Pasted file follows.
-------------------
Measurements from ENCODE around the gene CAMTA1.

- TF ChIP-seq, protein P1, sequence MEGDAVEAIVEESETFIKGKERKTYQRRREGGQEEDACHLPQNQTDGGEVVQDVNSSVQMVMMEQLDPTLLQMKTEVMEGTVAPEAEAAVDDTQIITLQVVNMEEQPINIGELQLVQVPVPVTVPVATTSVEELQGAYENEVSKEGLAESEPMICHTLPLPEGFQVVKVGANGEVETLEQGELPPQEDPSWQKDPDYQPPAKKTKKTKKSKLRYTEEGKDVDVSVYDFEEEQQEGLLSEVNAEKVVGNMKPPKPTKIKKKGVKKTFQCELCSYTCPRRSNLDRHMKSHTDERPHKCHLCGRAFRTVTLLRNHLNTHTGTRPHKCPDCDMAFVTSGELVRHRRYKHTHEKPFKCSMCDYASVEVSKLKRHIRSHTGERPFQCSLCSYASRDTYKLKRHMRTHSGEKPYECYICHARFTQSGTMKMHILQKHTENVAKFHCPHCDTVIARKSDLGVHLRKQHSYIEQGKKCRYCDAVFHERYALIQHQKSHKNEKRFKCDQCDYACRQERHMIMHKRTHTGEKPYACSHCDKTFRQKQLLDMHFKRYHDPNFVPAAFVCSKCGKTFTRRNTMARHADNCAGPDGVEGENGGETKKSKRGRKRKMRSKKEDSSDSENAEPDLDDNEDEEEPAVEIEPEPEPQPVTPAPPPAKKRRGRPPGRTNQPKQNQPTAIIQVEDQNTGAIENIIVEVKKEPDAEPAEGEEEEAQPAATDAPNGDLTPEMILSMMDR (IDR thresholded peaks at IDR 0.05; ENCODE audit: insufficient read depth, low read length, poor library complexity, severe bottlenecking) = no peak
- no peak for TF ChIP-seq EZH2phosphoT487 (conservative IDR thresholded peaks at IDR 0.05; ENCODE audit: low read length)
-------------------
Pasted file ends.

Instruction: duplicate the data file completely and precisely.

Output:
Measurements from ENCODE around the gene CAMTA1.

- TF ChIP-seq, protein P1, sequence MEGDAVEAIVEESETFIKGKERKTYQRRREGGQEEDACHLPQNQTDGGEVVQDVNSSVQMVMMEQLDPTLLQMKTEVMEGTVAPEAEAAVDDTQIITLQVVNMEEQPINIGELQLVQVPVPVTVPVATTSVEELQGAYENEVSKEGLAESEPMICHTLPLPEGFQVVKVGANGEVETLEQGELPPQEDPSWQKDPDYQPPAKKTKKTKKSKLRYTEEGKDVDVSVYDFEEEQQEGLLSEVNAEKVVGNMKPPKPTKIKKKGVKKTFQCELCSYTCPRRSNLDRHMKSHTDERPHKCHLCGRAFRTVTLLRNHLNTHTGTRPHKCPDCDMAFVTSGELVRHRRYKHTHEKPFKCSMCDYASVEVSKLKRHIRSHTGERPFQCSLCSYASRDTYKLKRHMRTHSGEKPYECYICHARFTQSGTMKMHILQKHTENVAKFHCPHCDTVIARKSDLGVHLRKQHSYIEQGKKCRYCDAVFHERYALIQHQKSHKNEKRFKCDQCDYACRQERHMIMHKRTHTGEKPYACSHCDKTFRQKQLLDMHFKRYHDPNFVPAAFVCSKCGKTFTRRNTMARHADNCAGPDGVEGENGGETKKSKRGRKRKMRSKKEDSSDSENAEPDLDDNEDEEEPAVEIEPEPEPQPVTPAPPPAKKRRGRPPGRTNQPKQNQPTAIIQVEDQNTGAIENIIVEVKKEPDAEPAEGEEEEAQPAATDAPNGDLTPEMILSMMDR (IDR thresholded peaks at IDR 0.05; ENCODE audit: insufficient read depth, low read length, poor library complexity, severe bottlenecking) = no peak
- no peak for TF ChIP-seq EZH2phosphoT487 (conservative IDR thresholded peaks at IDR 0.05; ENCODE audit: low read length)